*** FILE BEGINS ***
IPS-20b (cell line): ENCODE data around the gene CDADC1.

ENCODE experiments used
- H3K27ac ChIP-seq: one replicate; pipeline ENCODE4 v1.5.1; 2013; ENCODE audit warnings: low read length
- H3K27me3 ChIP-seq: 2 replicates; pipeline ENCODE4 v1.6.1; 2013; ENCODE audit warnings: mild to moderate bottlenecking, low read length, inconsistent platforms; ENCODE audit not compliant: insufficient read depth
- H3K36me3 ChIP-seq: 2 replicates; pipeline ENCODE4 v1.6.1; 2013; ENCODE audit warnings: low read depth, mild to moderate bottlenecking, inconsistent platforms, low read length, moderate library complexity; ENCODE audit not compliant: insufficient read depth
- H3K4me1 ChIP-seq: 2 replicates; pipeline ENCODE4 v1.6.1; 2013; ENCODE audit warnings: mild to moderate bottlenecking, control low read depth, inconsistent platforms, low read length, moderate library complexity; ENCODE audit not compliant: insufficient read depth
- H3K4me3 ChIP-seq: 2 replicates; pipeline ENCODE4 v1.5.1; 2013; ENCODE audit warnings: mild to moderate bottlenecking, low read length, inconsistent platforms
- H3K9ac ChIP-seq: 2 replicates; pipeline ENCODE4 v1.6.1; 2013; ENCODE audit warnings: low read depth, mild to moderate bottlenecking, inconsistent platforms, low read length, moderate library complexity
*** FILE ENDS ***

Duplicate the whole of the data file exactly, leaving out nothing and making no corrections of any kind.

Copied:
IPS-20b (cell line): ENCODE data around the gene CDADC1.

ENCODE experiments used
- H3K27ac ChIP-seq: one replicate; pipeline ENCODE4 v1.5.1; 2013; ENCODE audit warnings: low read length
- H3K27me3 ChIP-seq: 2 replicates; pipeline ENCODE4 v1.6.1; 2013; ENCODE audit warnings: mild to moderate bottlenecking, low read length, inconsistent platforms; ENCODE audit not compliant: insufficient read depth
- H3K36me3 ChIP-seq: 2 replicates; pipeline ENCODE4 v1.6.1; 2013; ENCODE audit warnings: low read depth, mild to moderate bottlenecking, inconsistent platforms, low read length, moderate library complexity; ENCODE audit not compliant: insufficient read depth
- H3K4me1 ChIP-seq: 2 replicates; pipeline ENCODE4 v1.6.1; 2013; ENCODE audit warnings: mild to moderate bottlenecking, control low read depth, inconsistent platforms, low read length, moderate library complexity; ENCODE audit not compliant: insufficient read depth
- H3K4me3 ChIP-seq: 2 replicates; pipeline ENCODE4 v1.5.1; 2013; ENCODE audit warnings: mild to moderate bottlenecking, low read length, inconsistent platforms
- H3K9ac ChIP-seq: 2 replicates; pipeline ENCODE4 v1.6.1; 2013; ENCODE audit warnings: low read depth, mild to moderate bottlenecking, inconsistent platforms, low read length, moderate library complexity